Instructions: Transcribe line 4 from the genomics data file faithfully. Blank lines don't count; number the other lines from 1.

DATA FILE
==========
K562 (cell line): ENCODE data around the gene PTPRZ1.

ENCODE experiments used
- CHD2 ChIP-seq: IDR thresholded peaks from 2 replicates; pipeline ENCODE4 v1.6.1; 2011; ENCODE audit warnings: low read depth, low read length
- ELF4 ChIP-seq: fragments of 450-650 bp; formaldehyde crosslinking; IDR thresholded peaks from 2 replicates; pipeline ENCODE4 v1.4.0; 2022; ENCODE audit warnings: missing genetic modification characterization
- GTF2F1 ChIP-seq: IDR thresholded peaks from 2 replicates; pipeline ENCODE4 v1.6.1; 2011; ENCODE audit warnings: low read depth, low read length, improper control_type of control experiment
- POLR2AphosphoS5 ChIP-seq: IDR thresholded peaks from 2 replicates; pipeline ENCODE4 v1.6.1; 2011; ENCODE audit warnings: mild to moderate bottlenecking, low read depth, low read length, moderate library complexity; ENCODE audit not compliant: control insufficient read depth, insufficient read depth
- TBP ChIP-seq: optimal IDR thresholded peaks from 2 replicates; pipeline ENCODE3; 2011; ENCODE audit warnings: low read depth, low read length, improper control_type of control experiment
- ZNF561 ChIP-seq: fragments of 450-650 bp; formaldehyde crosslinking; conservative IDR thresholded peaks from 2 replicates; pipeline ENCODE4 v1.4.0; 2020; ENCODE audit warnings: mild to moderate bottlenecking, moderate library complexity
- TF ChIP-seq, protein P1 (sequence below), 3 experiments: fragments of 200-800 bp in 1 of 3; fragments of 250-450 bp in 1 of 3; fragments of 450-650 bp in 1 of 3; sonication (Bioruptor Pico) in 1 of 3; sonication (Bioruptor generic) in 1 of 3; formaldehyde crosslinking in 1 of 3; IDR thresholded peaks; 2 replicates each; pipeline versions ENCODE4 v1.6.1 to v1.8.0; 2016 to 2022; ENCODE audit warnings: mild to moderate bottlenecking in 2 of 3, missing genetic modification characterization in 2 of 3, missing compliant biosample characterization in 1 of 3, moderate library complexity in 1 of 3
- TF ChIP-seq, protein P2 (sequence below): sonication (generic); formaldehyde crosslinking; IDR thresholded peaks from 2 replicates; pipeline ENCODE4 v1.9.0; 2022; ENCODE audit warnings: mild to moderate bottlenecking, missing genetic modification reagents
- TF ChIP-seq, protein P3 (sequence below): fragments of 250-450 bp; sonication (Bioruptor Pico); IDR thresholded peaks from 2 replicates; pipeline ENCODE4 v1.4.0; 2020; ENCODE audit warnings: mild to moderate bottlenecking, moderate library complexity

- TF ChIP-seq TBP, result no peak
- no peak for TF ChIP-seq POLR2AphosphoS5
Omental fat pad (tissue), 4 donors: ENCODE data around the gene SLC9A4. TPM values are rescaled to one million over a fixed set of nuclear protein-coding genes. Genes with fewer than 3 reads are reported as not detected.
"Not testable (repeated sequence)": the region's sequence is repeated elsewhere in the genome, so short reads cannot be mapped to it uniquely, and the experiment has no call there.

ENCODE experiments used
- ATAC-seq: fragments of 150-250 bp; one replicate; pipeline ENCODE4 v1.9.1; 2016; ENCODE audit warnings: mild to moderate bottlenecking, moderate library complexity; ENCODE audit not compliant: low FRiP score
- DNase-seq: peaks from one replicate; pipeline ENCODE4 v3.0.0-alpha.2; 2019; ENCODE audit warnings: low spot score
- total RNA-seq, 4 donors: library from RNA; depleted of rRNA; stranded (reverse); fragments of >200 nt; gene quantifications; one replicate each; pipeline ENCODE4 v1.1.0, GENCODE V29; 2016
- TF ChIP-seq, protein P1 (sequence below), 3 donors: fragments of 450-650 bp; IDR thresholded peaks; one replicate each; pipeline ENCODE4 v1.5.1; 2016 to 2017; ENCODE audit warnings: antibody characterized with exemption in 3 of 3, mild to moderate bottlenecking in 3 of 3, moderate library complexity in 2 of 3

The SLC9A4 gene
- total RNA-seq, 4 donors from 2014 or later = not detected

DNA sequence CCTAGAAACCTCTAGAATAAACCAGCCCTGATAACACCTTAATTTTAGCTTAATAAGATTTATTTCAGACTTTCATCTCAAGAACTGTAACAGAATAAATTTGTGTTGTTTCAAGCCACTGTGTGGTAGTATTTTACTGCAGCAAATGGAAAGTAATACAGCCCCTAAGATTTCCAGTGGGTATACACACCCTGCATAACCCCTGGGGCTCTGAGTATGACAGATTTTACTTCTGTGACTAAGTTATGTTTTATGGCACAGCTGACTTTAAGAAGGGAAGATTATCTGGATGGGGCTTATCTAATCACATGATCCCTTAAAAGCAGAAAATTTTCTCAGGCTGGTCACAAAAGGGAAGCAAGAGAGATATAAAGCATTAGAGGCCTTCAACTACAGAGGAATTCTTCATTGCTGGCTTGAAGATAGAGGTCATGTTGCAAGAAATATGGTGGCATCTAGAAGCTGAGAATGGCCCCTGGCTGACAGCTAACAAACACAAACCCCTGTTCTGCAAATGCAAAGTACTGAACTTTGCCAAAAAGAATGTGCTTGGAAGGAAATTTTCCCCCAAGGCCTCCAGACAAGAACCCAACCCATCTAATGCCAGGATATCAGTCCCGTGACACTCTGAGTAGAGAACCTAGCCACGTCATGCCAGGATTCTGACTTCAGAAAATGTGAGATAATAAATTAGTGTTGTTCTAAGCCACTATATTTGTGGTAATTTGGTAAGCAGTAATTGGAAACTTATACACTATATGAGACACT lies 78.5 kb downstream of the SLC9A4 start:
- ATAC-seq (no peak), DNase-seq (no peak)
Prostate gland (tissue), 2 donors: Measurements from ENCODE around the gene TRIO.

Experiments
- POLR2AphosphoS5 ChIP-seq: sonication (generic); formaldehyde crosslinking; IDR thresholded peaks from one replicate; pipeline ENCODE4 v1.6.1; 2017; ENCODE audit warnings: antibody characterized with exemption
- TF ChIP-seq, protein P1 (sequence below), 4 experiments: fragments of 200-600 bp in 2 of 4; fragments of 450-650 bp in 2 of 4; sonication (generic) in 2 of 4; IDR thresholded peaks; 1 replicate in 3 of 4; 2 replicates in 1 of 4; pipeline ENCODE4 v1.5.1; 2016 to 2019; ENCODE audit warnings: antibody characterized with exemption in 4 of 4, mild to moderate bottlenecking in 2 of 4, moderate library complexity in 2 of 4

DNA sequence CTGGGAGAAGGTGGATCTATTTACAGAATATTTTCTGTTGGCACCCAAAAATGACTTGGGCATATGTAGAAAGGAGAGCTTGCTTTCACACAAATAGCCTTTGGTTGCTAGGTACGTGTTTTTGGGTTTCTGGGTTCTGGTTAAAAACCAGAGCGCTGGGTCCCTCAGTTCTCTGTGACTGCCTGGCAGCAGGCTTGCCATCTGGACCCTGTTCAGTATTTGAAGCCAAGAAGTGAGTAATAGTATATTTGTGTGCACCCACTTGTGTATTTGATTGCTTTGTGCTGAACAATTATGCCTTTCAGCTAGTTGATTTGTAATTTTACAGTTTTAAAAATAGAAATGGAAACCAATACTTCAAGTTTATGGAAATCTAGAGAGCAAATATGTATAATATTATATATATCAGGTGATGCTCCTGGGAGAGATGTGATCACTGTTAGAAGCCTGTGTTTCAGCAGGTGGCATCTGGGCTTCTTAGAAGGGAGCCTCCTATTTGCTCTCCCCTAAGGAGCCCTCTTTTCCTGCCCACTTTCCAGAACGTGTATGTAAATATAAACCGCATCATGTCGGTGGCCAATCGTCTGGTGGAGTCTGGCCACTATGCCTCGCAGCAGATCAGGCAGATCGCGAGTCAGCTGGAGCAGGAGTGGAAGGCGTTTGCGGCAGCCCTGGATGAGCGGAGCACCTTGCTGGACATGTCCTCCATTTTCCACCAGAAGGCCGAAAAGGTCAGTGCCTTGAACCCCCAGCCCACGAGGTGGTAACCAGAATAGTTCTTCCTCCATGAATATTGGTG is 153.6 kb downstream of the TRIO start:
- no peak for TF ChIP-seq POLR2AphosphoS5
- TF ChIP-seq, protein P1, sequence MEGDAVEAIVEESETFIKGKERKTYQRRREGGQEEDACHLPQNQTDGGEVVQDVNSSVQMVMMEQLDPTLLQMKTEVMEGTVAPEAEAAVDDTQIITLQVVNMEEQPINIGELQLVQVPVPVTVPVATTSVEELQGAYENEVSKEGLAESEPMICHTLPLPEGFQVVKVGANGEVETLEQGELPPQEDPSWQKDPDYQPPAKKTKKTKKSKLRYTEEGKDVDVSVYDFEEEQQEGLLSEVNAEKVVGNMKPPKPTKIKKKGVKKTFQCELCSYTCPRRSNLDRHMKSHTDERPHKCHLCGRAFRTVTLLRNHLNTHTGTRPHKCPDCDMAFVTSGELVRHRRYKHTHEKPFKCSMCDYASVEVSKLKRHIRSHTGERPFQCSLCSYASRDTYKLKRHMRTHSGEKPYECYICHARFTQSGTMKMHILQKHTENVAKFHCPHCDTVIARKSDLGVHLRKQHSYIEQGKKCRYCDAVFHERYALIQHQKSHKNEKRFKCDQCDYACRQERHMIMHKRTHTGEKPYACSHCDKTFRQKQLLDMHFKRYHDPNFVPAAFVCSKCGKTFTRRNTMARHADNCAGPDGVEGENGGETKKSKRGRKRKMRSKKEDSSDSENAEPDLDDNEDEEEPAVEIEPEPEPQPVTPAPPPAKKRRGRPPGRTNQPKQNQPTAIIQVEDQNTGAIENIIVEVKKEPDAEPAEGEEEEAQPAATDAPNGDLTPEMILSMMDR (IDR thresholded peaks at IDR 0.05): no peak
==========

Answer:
- ELF4 ChIP-seq: fragments of 450-650 bp; formaldehyde crosslinking; IDR thresholded peaks from 2 replicates; pipeline ENCODE4 v1.4.0; 2022; ENCODE audit warnings: missing genetic modification characterization